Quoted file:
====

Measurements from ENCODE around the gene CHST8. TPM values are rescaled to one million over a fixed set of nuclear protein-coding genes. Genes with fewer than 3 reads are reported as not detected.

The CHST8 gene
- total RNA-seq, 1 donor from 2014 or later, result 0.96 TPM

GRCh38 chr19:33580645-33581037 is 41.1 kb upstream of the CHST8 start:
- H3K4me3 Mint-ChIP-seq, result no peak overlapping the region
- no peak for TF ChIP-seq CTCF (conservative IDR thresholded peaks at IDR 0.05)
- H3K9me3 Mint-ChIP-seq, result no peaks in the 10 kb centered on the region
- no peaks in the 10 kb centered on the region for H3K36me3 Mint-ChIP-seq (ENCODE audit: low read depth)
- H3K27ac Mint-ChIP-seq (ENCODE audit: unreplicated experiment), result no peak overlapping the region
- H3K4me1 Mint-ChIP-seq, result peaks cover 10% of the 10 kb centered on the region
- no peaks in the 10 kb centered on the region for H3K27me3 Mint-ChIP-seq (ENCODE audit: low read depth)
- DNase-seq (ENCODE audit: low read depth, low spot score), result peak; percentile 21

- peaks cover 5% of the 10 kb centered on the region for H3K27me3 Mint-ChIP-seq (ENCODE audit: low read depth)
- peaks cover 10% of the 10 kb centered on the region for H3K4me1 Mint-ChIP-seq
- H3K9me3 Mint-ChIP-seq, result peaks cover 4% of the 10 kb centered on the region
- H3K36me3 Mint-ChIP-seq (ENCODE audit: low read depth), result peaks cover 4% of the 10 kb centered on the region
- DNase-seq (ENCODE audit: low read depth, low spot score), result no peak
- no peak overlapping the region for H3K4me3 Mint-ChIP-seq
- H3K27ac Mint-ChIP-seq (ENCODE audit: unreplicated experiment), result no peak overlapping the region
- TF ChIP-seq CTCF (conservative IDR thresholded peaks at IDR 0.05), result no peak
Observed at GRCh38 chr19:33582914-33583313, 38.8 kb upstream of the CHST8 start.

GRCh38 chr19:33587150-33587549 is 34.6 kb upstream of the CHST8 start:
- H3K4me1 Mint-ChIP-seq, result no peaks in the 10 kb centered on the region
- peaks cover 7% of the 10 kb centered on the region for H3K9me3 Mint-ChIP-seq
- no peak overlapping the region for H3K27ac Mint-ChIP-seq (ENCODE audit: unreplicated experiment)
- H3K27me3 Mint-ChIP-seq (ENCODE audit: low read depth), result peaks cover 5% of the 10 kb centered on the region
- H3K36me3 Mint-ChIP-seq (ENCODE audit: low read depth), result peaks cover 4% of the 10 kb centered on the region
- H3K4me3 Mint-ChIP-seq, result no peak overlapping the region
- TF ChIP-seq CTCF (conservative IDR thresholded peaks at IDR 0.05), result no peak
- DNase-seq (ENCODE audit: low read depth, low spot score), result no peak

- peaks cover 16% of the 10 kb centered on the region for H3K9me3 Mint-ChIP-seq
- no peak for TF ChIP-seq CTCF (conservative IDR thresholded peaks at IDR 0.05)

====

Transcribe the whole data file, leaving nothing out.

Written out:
Measurements from ENCODE around the gene CHST8. TPM values are rescaled to one million over a fixed set of nuclear protein-coding genes. Genes with fewer than 3 reads are reported as not detected.

The CHST8 gene
- total RNA-seq, 1 donor from 2014 or later, result 0.96 TPM

GRCh38 chr19:33580645-33581037 is 41.1 kb upstream of the CHST8 start:
- H3K4me3 Mint-ChIP-seq, result no peak overlapping the region
- no peak for TF ChIP-seq CTCF (conservative IDR thresholded peaks at IDR 0.05)
- H3K9me3 Mint-ChIP-seq, result no peaks in the 10 kb centered on the region
- no peaks in the 10 kb centered on the region for H3K36me3 Mint-ChIP-seq (ENCODE audit: low read depth)
- H3K27ac Mint-ChIP-seq (ENCODE audit: unreplicated experiment), result no peak overlapping the region
- H3K4me1 Mint-ChIP-seq, result peaks cover 10% of the 10 kb centered on the region
- no peaks in the 10 kb centered on the region for H3K27me3 Mint-ChIP-seq (ENCODE audit: low read depth)
- DNase-seq (ENCODE audit: low read depth, low spot score), result peak; percentile 21

- peaks cover 5% of the 10 kb centered on the region for H3K27me3 Mint-ChIP-seq (ENCODE audit: low read depth)
- peaks cover 10% of the 10 kb centered on the region for H3K4me1 Mint-ChIP-seq
- H3K9me3 Mint-ChIP-seq, result peaks cover 4% of the 10 kb centered on the region
- H3K36me3 Mint-ChIP-seq (ENCODE audit: low read depth), result peaks cover 4% of the 10 kb centered on the region
- DNase-seq (ENCODE audit: low read depth, low spot score), result no peak
- no peak overlapping the region for H3K4me3 Mint-ChIP-seq
- H3K27ac Mint-ChIP-seq (ENCODE audit: unreplicated experiment), result no peak overlapping the region
- TF ChIP-seq CTCF (conservative IDR thresholded peaks at IDR 0.05), result no peak
Observed at GRCh38 chr19:33582914-33583313, 38.8 kb upstream of the CHST8 start.

GRCh38 chr19:33587150-33587549 is 34.6 kb upstream of the CHST8 start:
- H3K4me1 Mint-ChIP-seq, result no peaks in the 10 kb centered on the region
- peaks cover 7% of the 10 kb centered on the region for H3K9me3 Mint-ChIP-seq
- no peak overlapping the region for H3K27ac Mint-ChIP-seq (ENCODE audit: unreplicated experiment)
- H3K27me3 Mint-ChIP-seq (ENCODE audit: low read depth), result peaks cover 5% of the 10 kb centered on the region
- H3K36me3 Mint-ChIP-seq (ENCODE audit: low read depth), result peaks cover 4% of the 10 kb centered on the region
- H3K4me3 Mint-ChIP-seq, result no peak overlapping the region
- TF ChIP-seq CTCF (conservative IDR thresholded peaks at IDR 0.05), result no peak
- DNase-seq (ENCODE audit: low read depth, low spot score), result no peak

- peaks cover 16% of the 10 kb centered on the region for H3K9me3 Mint-ChIP-seq
- no peak for TF ChIP-seq CTCF (conservative IDR thresholded peaks at IDR 0.05)